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MinnPost’s education reporting is made possible by a grant from the Bush Foundation.

On good teachers’ worth to the economy — and how we might produce more of them

In its 91 years in existence, the National Bureau of Economic Research has created things like the measurement we now know as the gross domestic product and the mechanism for declaring the beginnings and ends of recessions.

In its 91 years in existence, the National Bureau of Economic Research has created things like the measurement we now know as the gross domestic product and the mechanism for declaring the beginnings and ends of recessions. In the process, it has drawn on the scholarship of 16 of the 31 American winners of the Nobel Prize in Economics — including Paul Krugman.

All of which is a very roundabout way of saying there is a snowball’s chance I could dissect for you the equations underlying one of the bureau’s newest working papers, which purports to calculate the dollar-value good and bad teachers represent to the U.S. economy.

According to the paper’s author, Eric A. Hanushek, a high-quality teacher with 20 students is worth $400,000 per year more than his or her average colleagues, based on pupils’ future earnings. If this rock star teacher has more students — and what public school teacher doesn’t these days? — the economic effect is even bigger.

What’s above average here? “A teacher one standard deviation above the mean effectiveness.” Yep — standard deviation: Only statistics geeks and masochists will want to read the full paper. The rest of us can be content with others’ synopses.

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By the same token, “replacing the bottom 5-8 percent of teachers with average teachers could move the U.S. near the top of international math and science rankings with a present value of $100 trillion,” Hanushek argues.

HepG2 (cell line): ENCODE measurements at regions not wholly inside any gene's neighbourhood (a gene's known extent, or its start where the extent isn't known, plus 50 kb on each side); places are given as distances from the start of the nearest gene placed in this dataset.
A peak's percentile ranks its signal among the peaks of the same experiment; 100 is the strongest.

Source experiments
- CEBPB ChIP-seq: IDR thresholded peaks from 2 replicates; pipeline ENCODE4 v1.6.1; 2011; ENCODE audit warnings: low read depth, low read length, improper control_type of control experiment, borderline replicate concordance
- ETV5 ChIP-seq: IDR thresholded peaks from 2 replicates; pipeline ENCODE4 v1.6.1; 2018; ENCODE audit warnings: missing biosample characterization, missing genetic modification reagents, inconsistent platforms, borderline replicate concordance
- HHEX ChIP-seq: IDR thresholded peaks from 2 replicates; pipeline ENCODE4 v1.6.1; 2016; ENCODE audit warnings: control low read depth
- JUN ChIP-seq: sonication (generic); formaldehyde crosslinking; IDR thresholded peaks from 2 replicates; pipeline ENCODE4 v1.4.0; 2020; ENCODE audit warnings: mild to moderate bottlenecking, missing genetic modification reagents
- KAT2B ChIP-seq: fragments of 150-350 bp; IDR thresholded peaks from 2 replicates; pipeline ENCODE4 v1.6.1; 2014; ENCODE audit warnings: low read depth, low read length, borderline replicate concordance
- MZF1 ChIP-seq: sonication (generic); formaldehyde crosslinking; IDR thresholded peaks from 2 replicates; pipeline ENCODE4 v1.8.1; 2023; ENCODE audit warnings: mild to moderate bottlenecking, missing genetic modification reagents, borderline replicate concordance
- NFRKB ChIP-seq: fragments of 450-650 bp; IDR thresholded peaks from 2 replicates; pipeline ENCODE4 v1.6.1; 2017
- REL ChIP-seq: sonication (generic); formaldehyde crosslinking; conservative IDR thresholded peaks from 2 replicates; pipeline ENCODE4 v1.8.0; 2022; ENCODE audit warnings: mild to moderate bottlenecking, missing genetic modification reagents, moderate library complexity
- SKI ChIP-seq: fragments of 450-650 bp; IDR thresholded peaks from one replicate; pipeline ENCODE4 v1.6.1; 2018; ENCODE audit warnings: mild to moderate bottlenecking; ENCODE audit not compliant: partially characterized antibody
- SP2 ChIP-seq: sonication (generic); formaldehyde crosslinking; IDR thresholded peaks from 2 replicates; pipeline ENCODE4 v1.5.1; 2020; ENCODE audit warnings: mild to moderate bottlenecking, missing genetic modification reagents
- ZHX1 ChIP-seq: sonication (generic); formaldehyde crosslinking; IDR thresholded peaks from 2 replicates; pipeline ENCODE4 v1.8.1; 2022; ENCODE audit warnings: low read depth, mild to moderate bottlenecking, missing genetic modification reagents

If you’ve been paying attention to the white-hot national debate on teacher quality and tenure reform, you will already have sensed that this is where the stodgy statistics bus gets T-boned by a fleet of ideologically fueled assault vehicles.

Clearly students are more likely to excel in later life — and presumably contribute more to the aforementioned GDP — when they’ve been blessed with great teachers. The chief rubs, of course, are how we identify and deal with the malingerers, and how we account for the fact that teacher quality has little to do with whether a student in precarious circumstances shows up ready to learn.

(An interesting aside: You know who can identify the best and the brightest virtually every time, without any fancy performance metrics? Kids. It’s true — Bill Gates says so.)

U.S. Education Secretary Arne Duncan and many reformers would like teachers evaluated and compensated in part on student achievement, districts better empowered to terminate poor performers and free to hire and place teachers based on factors other than seniority.

A nasty, election-year clash over these proposed reforms during last year’s legislative session cost Minnesota its chance for one of Duncan’s controversial Race to the Top education stimulus grants. Newly seated Gov. Mark Dayton seems to think he can persuade the secretary to give the state another chance; look for more on that in this space soon.

But Hanushek isn’t suggesting that simply firing a particular number of teachers — or, to use his parlance, “deselecting” them — and installing new ones in their classrooms will have an automatic return. He points to recent research [PDF] by the consulting firm McKinsey & Co. examining the 25 highest performing school systems worldwide.

The high achievers “do not allow ineffective teachers to remain in the classroom for long,” but they go a lot further than weeded out duds, according to McKinsey. They make sure that the right candidates are steered into teaching, that the new recruits get excellent help with professional development and that their pupils have the right support to excel.

In South Korea, teachers are drawn from the top 5 percent of their classes; in Finland, the top 10 percent. By contrast, most mainline U.S. teacher preparation programs draw from the bottom third.

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Lastly, most of McKinsey’s top-performing systems paid their rigorously prepared teachers 95 to 99 percent of GDP per capita.

Which presents a tidy segue back to the changes to teachers’ performance evaluations and job protections policymakers say they need in order to enact meaningful reforms: Perhaps better compensation and workplace changes giving teachers adequate prep time and the ability to work in collaborative teams would go a long way toward attracting and retaining so many of the best and the brightest that all of this debate about “deselecting” could become history.

At a potential payoff of $400,000 a year per quality teacher, it certainly couldn’t hurt to try.